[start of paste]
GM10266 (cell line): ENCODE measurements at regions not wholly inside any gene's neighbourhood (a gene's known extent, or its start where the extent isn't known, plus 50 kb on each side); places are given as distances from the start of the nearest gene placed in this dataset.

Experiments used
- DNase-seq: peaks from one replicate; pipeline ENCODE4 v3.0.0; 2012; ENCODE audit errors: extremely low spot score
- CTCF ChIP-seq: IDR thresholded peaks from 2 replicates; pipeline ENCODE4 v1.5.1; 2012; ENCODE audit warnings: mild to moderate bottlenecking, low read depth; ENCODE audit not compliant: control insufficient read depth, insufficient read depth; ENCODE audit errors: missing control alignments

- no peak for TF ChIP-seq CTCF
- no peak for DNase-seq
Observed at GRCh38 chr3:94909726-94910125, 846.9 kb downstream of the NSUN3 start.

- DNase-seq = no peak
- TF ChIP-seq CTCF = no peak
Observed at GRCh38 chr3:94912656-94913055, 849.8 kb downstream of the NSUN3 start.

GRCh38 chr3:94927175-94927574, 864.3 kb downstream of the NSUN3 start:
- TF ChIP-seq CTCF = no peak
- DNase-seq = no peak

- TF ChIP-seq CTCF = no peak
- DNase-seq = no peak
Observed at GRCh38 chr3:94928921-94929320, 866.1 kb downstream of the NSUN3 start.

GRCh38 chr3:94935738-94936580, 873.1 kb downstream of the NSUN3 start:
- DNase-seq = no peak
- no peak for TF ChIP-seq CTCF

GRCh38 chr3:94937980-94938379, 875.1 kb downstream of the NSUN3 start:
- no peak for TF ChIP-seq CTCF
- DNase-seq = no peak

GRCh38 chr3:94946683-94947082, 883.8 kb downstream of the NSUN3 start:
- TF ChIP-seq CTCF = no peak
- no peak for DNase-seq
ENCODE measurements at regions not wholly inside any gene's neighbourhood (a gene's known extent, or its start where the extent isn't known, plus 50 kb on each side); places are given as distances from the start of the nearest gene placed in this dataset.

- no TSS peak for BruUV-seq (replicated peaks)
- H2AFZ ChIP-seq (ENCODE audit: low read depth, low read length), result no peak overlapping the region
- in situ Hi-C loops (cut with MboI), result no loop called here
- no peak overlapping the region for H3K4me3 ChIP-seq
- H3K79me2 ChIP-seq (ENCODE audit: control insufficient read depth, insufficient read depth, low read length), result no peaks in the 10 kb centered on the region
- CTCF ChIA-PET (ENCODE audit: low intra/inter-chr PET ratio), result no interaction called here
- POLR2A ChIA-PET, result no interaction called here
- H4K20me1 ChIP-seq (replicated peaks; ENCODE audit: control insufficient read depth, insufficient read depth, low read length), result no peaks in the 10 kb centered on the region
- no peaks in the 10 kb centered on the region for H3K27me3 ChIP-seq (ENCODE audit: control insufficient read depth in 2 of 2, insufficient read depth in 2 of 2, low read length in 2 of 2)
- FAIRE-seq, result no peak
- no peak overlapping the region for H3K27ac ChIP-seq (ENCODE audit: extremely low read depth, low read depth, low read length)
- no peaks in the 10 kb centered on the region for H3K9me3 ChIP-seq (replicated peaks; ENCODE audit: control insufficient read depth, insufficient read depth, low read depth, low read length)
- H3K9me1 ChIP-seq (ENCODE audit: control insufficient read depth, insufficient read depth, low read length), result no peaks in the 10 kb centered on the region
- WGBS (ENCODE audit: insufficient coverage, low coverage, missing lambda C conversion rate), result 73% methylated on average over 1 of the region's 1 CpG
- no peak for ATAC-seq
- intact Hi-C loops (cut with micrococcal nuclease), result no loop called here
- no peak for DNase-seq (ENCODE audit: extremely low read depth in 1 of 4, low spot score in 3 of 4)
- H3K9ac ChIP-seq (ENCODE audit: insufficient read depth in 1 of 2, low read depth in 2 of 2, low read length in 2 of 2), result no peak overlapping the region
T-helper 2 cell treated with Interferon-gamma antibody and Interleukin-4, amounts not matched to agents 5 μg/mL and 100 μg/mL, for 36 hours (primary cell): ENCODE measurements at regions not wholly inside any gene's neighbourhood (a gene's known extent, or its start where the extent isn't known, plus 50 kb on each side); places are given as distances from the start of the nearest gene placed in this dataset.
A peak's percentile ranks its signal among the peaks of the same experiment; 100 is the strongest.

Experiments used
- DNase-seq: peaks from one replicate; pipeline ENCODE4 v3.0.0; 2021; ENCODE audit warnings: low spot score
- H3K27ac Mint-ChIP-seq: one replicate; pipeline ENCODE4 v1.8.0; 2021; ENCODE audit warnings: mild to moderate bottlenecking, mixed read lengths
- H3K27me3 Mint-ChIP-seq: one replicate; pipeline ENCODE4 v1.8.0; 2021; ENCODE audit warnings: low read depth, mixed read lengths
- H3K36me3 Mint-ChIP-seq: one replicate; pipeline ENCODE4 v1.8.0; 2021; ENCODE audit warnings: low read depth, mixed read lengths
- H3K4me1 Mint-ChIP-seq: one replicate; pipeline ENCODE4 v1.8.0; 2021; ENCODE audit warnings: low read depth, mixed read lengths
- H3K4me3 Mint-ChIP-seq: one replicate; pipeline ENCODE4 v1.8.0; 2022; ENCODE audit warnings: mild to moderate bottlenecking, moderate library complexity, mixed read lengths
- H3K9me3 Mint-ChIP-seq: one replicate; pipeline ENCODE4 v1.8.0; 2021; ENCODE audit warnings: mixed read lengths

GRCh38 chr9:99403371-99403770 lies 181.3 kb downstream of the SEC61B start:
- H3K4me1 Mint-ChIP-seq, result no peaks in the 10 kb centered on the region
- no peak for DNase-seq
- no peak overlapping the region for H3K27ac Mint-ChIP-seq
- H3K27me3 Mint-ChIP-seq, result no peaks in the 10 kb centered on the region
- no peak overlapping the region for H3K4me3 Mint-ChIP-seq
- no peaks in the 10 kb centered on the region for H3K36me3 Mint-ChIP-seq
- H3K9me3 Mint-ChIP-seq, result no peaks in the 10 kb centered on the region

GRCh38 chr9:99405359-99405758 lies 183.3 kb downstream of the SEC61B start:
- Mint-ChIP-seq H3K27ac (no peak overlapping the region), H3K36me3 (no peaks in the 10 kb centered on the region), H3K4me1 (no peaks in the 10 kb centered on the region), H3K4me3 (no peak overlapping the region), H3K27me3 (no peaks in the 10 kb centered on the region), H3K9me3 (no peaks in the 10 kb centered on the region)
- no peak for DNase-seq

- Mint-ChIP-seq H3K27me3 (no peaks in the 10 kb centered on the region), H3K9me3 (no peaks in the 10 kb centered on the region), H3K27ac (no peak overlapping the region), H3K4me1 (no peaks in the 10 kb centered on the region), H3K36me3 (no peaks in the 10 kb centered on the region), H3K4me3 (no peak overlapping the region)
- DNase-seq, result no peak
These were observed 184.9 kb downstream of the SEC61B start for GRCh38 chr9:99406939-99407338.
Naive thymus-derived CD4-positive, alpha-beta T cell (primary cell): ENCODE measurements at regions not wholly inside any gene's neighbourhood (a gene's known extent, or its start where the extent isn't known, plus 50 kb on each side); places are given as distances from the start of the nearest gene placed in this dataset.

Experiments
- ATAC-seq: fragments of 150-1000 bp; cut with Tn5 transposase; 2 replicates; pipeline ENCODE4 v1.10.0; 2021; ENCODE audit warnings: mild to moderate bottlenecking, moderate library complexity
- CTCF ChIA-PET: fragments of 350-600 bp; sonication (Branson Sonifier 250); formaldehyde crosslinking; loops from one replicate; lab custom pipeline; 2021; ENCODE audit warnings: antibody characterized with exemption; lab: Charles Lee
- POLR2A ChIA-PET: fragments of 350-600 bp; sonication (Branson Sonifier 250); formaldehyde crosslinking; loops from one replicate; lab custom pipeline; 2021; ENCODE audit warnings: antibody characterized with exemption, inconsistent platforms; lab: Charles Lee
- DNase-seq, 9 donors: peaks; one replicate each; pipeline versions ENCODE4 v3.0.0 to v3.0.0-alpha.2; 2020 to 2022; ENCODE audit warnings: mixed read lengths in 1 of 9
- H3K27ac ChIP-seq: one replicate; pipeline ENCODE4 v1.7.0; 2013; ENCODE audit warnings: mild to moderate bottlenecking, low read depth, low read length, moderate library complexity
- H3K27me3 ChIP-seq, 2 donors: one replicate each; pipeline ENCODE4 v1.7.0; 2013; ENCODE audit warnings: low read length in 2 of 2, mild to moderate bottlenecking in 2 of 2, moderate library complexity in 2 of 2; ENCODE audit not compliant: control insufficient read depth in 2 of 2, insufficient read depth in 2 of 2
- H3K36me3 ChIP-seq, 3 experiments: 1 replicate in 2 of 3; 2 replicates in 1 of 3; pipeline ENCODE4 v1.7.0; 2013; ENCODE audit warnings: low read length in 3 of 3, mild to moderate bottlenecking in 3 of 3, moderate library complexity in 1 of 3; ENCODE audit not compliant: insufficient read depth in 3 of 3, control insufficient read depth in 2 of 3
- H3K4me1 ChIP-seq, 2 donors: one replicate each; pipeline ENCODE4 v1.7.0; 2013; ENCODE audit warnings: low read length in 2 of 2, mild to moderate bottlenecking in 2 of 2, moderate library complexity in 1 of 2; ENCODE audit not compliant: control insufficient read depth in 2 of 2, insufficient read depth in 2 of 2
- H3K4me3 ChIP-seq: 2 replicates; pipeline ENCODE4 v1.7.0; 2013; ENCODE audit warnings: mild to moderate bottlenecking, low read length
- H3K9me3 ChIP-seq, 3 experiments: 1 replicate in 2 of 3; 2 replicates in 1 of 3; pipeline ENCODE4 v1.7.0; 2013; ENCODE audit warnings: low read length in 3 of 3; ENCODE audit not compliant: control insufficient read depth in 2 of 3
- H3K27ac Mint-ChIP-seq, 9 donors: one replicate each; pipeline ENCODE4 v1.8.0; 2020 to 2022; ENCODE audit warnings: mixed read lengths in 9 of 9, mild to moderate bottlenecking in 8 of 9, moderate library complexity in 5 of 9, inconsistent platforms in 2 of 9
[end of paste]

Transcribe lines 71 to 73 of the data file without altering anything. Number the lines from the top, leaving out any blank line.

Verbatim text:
- ATAC-seq: fragments of 150-1000 bp; cut with Tn5 transposase; 2 replicates; pipeline ENCODE4 v1.10.0; 2021; ENCODE audit warnings: mild to moderate bottlenecking, moderate library complexity
- CTCF ChIA-PET: fragments of 350-600 bp; sonication (Branson Sonifier 250); formaldehyde crosslinking; loops from one replicate; lab custom pipeline; 2021; ENCODE audit warnings: antibody characterized with exemption; lab: Charles Lee
- POLR2A ChIA-PET: fragments of 350-600 bp; sonication (Branson Sonifier 250); formaldehyde crosslinking; loops from one replicate; lab custom pipeline; 2021; ENCODE audit warnings: antibody characterized with exemption, inconsistent platforms; lab: Charles Lee